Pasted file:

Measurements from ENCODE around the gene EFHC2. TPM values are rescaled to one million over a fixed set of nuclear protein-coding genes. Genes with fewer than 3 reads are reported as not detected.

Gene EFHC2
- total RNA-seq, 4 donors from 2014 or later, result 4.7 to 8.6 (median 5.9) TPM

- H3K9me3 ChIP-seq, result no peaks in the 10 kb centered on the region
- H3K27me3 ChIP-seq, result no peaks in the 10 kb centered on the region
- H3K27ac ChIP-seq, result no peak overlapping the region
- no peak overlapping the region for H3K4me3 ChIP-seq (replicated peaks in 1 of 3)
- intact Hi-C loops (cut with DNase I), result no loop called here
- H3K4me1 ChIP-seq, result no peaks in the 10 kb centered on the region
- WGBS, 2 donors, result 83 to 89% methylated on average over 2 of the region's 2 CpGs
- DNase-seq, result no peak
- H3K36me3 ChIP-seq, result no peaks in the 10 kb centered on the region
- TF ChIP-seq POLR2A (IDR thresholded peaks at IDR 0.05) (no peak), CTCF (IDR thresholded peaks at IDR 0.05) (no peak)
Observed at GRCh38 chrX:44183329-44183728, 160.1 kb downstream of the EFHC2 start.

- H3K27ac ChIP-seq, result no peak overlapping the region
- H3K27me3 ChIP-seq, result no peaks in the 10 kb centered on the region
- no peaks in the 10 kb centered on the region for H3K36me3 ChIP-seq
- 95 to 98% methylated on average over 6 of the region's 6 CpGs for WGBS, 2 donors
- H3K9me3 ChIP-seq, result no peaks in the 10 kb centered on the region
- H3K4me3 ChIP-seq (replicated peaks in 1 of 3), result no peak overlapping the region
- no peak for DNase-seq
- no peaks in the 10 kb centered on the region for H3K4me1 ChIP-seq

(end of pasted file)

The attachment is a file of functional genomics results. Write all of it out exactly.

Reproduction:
Measurements from ENCODE around the gene EFHC2. TPM values are rescaled to one million over a fixed set of nuclear protein-coding genes. Genes with fewer than 3 reads are reported as not detected.

Gene EFHC2
- total RNA-seq, 4 donors from 2014 or later, result 4.7 to 8.6 (median 5.9) TPM

- H3K9me3 ChIP-seq, result no peaks in the 10 kb centered on the region
- H3K27me3 ChIP-seq, result no peaks in the 10 kb centered on the region
- H3K27ac ChIP-seq, result no peak overlapping the region
- no peak overlapping the region for H3K4me3 ChIP-seq (replicated peaks in 1 of 3)
- intact Hi-C loops (cut with DNase I), result no loop called here
- H3K4me1 ChIP-seq, result no peaks in the 10 kb centered on the region
- WGBS, 2 donors, result 83 to 89% methylated on average over 2 of the region's 2 CpGs
- DNase-seq, result no peak
- H3K36me3 ChIP-seq, result no peaks in the 10 kb centered on the region
- TF ChIP-seq POLR2A (IDR thresholded peaks at IDR 0.05) (no peak), CTCF (IDR thresholded peaks at IDR 0.05) (no peak)
Observed at GRCh38 chrX:44183329-44183728, 160.1 kb downstream of the EFHC2 start.

- H3K27ac ChIP-seq, result no peak overlapping the region
- H3K27me3 ChIP-seq, result no peaks in the 10 kb centered on the region
- no peaks in the 10 kb centered on the region for H3K36me3 ChIP-seq
- 95 to 98% methylated on average over 6 of the region's 6 CpGs for WGBS, 2 donors
- H3K9me3 ChIP-seq, result no peaks in the 10 kb centered on the region
- H3K4me3 ChIP-seq (replicated peaks in 1 of 3), result no peak overlapping the region
- no peak for DNase-seq
- no peaks in the 10 kb centered on the region for H3K4me1 ChIP-seq